Ethernet over InfiniBand would solve all my problems, but it would create new difficulties.

When I set this up two years ago, all of the EoIB implementation was maintained outside. This wouldn’t have been convenient for my setup. There are only two InfiniBand devices on my network, and one of those is my desktop computer. I often run bleeding edge kernels with scheduler patches on my desktop. Would they be compatible with the current versions of the EoIB modules? Probably not.

Some quick searches on Google lead me to believe that this may no longer be the case, at least if you’re running RHEL or Centos.

Why not skip this nonsense and use 10gbe?

I convinced my friend Brian to go the 10-Gigabit Ethernet route. His pricing says he can do two cards and a cable for less than my InfiniBand setup, and he’s getting a solid 9.8 gigabits per second and Samba speeds just like mine. So if you’re only connecting two machines, 10gbe is probably a wise decision.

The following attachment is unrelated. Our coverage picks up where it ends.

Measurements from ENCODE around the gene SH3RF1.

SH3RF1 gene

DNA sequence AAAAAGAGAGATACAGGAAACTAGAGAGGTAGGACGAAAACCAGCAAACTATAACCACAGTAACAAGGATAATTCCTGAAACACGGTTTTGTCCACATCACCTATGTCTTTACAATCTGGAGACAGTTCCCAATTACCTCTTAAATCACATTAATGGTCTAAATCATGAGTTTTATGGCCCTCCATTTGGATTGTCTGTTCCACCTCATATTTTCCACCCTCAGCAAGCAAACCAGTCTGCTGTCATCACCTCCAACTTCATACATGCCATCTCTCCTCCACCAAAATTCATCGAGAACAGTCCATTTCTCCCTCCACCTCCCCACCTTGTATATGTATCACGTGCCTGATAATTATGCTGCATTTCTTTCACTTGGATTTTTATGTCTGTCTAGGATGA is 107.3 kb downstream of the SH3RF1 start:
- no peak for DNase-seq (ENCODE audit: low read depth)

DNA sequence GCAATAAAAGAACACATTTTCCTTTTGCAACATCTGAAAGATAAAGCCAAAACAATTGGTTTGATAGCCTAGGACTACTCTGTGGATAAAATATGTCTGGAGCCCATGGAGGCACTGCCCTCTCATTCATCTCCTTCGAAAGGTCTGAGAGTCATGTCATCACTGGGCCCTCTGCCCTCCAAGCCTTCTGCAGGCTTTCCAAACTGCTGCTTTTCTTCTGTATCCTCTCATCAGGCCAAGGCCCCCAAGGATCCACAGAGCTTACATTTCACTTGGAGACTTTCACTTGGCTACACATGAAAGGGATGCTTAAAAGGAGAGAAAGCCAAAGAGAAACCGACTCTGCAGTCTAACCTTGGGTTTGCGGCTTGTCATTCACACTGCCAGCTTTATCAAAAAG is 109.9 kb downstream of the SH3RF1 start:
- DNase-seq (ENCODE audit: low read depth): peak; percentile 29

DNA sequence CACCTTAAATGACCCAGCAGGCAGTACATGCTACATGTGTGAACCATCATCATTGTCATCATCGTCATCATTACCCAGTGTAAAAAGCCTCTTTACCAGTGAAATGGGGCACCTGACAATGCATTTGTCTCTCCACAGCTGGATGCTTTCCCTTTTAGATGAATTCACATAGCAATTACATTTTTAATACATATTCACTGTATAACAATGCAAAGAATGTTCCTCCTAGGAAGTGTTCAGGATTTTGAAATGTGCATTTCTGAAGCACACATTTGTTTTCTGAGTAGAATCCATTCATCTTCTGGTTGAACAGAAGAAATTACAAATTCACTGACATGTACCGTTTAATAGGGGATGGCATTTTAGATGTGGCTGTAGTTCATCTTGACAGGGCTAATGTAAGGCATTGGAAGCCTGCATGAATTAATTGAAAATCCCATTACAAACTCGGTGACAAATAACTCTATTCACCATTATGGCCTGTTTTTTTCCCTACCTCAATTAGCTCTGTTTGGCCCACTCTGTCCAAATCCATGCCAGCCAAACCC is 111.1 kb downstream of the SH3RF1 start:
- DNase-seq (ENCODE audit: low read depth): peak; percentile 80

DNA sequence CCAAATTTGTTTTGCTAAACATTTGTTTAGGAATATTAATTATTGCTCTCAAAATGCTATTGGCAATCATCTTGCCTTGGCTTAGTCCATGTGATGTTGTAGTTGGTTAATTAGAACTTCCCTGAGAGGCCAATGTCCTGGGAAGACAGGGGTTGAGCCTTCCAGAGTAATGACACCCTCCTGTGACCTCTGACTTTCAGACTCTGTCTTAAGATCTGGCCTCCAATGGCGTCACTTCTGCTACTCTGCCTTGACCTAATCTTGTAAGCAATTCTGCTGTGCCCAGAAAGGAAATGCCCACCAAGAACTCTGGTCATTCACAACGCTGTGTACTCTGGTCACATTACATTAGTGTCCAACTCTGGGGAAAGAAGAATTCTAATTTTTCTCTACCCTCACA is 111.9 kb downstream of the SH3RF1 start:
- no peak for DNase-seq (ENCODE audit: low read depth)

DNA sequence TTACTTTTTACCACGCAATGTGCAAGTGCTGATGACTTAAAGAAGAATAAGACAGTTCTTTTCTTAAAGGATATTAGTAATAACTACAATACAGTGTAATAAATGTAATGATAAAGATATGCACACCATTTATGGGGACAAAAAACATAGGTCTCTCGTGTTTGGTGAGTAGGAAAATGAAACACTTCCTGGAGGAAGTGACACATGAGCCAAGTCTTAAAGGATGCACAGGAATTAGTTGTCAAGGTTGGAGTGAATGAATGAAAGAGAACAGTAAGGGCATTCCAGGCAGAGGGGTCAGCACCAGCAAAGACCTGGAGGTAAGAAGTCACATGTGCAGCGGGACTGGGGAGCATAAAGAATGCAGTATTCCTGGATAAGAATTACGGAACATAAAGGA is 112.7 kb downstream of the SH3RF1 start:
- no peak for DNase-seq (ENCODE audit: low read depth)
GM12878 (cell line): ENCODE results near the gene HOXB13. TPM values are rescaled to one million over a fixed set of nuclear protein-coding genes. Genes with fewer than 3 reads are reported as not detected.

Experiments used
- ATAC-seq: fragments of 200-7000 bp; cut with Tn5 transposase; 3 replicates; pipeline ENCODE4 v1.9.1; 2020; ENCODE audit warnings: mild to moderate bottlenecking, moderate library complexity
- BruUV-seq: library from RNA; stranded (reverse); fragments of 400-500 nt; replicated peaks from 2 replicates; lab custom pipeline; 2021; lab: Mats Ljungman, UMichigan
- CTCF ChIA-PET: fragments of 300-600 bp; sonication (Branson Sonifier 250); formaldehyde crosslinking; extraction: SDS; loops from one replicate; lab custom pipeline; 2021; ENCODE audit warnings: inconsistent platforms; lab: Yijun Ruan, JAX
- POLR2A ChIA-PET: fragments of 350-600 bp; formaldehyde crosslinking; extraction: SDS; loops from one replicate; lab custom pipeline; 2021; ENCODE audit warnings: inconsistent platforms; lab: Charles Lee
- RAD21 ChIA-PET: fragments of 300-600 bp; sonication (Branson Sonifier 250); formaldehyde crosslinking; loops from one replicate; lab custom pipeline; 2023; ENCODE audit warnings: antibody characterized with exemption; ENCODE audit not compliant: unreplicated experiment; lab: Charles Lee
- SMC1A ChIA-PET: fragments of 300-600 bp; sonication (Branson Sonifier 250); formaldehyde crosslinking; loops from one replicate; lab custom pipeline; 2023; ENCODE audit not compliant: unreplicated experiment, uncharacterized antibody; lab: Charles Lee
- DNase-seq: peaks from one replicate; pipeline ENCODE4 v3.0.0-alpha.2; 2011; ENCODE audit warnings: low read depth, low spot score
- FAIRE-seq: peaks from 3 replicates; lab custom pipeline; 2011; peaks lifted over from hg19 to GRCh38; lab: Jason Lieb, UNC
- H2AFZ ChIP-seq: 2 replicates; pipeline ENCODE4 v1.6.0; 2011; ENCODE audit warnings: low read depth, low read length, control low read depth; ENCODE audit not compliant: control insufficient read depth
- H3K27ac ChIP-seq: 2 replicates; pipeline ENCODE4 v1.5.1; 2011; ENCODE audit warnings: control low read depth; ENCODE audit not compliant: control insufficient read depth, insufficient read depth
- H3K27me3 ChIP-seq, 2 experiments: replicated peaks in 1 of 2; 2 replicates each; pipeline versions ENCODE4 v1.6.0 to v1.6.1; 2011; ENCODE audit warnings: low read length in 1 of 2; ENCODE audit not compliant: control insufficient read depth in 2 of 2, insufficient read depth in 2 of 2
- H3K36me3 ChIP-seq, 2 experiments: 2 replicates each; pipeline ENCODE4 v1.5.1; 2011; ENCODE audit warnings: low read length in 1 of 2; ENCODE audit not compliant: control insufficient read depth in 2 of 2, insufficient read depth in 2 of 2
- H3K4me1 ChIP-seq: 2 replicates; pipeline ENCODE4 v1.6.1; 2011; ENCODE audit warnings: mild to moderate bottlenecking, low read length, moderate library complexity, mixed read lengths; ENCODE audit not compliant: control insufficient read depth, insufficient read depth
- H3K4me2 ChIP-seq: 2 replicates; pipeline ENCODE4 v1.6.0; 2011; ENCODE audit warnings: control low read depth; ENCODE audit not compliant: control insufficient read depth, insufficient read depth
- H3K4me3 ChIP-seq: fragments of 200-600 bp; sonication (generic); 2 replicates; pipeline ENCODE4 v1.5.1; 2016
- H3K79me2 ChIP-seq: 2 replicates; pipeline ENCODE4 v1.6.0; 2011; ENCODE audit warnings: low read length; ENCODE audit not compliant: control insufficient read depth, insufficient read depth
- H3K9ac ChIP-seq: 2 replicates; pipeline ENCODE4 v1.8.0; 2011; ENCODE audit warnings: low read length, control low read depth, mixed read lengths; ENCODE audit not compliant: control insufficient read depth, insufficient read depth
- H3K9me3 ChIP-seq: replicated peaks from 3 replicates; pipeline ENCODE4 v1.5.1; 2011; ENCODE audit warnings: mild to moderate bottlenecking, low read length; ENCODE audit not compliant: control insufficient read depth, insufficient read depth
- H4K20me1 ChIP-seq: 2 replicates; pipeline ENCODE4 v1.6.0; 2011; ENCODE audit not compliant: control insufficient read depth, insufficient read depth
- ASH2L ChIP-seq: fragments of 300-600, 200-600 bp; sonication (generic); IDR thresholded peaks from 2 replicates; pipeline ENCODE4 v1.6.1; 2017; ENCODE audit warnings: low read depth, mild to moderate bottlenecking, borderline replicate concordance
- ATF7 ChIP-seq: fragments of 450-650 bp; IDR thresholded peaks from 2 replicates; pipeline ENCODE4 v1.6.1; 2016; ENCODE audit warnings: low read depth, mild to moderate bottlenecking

InfiniBand starts to become a much better value as you connect more machines. There are 8-port InfiniBand switches on eBay as low as $50. The options for 10gbe switches start at more than ten times that price!

Brian is doing well with three machines, but adding a fourth 10gbe device will be problematic for him. I’m still in search of a good excuse to add a third InfiniBand device to my network!

IPoIB between physical hosts

IP over InfiniBand was extremely easy to set up. You just have to make sure your InfiniBand network adapters are in “connected” mode—they default to the much slower “datagram” mode.

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auto ib1
iface ib1 inet static
        address 10.42.253.2
        netmask 255.255.255.0
        pre-up modprobe ib_ipoib
        pre-up echo connected > /sys/class/net/ib1/mode
        mtu 65520 
        post-up route add -net 10.42.252.0 netmask 255.255.255.0 gw 10.42.253.1

Once I got into connected mode, my iperf test numbers went up to over 6 gigabits per second. That’s well short of InfiniBand’s 16-gigabit-per-second limit—InfiniBand encodes data using 10 bits per byte. This is just about as fast as I can go with my combination of a PCIe 1.0 InfiniBand card in my available 4x PCIe slot.

I guess I’m going to have to route!

It should be easy to set up a handful of IP subnets and route from my desktop to the KVM server, then from the KVM server to a virtual machine, right? It turned out to be much more difficult than I had anticipated. It took me an embarrassingly long time to pinpoint my problem, too. You’ll get to benefit from all the time I spent investigating this conundrum.